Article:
MIDIbox SID is a non-commercial & "DIY-only" project. Beside of the common SID functions (three oscillators, triangle/saw/pulse/noise and mixed waveforms, independent envelope generators for the amplitudes, sync & ringmodulation, 12db multistate low/band/highpass/notch filter) it features four different software based synthesizer engine implementations:
The module requires a second power supply which delivers clean and stable 12V for the audio section of the 6581 chip. The current drain is below 100 mA, so the smaller "lite"-version of the 7812, the 78L12 can be optionally used as voltage regulator. If you plan to utilise a 8580 instead of the 6581, 9V are required instead - so replace the 78L12 by a 78L09 (or 7809...) in that case. Note that the original C=64 power supply unit can be used for the SID module, although it only delivers 9V AC - the 5V DC which is are also delivered this PSU shifts the voltage to 14V (see schematics below). If you don't want to use the C64 PSU, you can power both modules with the same transformer or wallwart for both modules. 14-15V AC (!!!before!!! the regulation unit) are required for a good and noiseless sound.
The SID has to be clocked at 1 MHz. As clock source the PWM output of the PIC has to be used (Core::J7:SO/PIC Pin #17). The usage of the oscillator found in older pictures is not recommended anymore, since it can lead to problems (details are described in this forum article).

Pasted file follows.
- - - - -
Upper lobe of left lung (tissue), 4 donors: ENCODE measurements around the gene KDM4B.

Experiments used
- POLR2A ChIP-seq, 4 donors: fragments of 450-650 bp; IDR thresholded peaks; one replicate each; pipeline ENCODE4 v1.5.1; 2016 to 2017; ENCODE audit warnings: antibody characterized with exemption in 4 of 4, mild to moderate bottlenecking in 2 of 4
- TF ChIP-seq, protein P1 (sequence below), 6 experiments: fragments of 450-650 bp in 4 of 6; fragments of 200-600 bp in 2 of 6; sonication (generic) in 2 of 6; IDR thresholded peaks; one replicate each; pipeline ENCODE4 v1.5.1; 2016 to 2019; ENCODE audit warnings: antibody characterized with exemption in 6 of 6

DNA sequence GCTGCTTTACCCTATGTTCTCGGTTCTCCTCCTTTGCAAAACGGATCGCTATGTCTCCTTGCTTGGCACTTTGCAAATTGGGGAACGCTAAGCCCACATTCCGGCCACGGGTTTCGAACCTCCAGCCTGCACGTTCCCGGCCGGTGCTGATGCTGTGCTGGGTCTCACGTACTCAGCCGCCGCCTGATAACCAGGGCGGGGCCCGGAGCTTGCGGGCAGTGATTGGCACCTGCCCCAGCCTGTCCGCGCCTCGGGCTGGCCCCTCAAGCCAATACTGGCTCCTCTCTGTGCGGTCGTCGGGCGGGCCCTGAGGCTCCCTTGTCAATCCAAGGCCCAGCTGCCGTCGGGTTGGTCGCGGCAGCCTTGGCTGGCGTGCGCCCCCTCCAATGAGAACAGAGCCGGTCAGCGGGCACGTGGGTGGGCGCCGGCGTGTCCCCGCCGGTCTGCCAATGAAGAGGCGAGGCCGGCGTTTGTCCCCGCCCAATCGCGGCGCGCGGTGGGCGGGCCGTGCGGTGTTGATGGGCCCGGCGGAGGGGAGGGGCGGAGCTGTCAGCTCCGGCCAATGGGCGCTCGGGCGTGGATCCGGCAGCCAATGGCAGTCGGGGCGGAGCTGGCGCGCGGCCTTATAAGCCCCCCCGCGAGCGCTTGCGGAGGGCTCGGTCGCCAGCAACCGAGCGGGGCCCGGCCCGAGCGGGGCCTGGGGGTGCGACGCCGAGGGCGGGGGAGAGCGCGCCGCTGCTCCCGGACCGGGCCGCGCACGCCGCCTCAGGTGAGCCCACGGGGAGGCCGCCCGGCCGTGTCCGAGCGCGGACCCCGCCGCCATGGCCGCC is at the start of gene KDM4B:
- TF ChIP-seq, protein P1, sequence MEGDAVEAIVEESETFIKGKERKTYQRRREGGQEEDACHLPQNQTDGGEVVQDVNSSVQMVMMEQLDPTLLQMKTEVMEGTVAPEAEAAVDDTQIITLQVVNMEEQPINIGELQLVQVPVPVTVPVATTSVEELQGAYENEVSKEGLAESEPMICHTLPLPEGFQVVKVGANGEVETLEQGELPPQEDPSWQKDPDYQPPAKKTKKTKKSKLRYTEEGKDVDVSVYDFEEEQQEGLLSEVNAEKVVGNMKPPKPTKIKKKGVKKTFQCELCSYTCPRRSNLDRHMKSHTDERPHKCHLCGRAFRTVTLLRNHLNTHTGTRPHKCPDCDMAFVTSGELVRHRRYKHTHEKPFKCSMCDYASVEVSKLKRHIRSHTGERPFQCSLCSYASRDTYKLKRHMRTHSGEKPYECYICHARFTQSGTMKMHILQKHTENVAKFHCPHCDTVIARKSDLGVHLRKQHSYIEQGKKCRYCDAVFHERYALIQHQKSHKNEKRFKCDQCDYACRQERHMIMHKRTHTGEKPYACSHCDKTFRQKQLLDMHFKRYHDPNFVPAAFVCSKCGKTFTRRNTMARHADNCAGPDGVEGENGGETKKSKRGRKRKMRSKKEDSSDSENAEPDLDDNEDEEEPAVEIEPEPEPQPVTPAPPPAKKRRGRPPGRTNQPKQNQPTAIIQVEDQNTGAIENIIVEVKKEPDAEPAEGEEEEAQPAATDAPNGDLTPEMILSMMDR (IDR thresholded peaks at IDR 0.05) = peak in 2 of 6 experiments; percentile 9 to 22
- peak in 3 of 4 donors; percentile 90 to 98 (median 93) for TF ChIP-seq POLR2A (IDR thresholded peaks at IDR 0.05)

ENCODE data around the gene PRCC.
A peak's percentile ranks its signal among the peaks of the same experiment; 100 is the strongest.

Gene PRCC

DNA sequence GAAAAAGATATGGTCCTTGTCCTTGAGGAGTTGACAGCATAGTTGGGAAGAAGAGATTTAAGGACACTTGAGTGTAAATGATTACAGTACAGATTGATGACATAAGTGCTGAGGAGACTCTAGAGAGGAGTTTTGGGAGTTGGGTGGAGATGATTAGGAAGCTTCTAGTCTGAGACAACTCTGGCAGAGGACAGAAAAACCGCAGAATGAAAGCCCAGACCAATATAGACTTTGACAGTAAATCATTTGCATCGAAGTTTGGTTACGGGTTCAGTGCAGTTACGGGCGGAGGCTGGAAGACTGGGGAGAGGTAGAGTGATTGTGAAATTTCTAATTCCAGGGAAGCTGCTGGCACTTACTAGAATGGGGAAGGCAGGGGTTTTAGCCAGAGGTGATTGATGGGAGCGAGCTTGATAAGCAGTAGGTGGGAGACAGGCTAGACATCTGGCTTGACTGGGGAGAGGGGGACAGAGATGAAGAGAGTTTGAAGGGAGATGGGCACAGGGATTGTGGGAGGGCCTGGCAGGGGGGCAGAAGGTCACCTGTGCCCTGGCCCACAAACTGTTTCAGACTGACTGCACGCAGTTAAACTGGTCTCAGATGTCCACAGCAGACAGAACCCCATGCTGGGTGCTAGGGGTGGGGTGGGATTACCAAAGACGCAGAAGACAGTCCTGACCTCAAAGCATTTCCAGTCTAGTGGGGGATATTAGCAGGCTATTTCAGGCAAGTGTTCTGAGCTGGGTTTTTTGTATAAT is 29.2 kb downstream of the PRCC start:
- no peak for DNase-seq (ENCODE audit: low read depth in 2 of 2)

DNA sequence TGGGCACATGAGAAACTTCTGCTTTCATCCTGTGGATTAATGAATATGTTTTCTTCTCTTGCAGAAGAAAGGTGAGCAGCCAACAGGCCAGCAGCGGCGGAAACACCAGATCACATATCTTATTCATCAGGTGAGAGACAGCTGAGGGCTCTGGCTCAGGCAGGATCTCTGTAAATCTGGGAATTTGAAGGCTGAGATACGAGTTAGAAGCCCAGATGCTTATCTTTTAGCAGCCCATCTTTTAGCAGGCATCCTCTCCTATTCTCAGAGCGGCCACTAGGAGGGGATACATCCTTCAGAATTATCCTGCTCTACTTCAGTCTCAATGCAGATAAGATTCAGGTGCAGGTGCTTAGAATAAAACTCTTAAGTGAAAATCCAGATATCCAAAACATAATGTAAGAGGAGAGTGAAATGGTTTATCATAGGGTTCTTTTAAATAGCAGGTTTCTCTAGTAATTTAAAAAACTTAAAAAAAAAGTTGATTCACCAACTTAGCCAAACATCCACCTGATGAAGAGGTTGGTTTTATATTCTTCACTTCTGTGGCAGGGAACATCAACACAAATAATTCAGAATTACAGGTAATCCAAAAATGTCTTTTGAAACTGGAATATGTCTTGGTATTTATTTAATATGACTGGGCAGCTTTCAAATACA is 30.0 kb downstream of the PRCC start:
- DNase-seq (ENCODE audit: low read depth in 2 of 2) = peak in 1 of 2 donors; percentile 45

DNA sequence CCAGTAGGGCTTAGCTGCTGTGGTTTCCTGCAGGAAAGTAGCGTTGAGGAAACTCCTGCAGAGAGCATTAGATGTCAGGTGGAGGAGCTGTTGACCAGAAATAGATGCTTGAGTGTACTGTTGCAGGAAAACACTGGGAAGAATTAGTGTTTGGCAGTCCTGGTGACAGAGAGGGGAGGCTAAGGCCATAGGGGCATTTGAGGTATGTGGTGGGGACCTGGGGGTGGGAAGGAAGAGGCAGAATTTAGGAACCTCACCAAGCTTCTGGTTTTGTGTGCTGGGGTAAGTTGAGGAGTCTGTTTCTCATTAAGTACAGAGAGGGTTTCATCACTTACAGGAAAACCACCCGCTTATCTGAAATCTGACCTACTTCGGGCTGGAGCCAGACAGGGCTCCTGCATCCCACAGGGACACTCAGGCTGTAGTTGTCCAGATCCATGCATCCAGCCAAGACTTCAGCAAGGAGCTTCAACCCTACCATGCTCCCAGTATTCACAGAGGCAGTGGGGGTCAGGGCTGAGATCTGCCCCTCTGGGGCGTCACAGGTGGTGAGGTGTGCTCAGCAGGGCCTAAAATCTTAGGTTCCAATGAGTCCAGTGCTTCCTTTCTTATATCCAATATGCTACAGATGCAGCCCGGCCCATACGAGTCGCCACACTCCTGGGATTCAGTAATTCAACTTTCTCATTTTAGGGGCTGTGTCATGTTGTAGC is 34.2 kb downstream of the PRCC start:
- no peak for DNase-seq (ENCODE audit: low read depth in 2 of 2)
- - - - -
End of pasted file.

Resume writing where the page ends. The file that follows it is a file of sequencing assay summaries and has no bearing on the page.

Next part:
Note that only the redesigned layout of the MBHP_SID module provides a terminal for this connection. If you've built a module based on the _v2 layout, you need to solder an additional cable between the CLK input of the SID and Core::J7:SO/PIC Pin #17.
An Audio Out and In can be found on the module. The function of the small transistor behind the SID Output isn't to amplify the signal, but to save the SID chip from any damage - so, never bypass this protection! If you are not able to find a BC547, just take any other "general purpose NPN" transistor - take care for the pinning! The SID also provides an Audio IN which allows external audio signals to be mixed with the SID output and to be processed through the 12db multimode filter.
The two caps between Pin 1/2 and 3/4 of the SID are required for the filter. The ideal values may differ with the SID version you are using, so it's possibly a good idea not only to purchase the recommended 470 pF caps for 6581, 22nF caps for 8580 (which have been taken from the original schematics), but also some other pairs: 1nF, 2.2nF, 4.7nF, 6.8nF - just to check for any better results.
The printed circuit board has been designed in a way which allows to stack CORE and SID module, so that both boards don't require much more place than a cigarette packet (just for the case that you plan to use multiple modules for a stereo or quattro SID system :)
If you are interested: here an Interview with Bob Yannes who created the SID chip 20 years ago and later co-founded the synthesizer company Ensoniq can be found.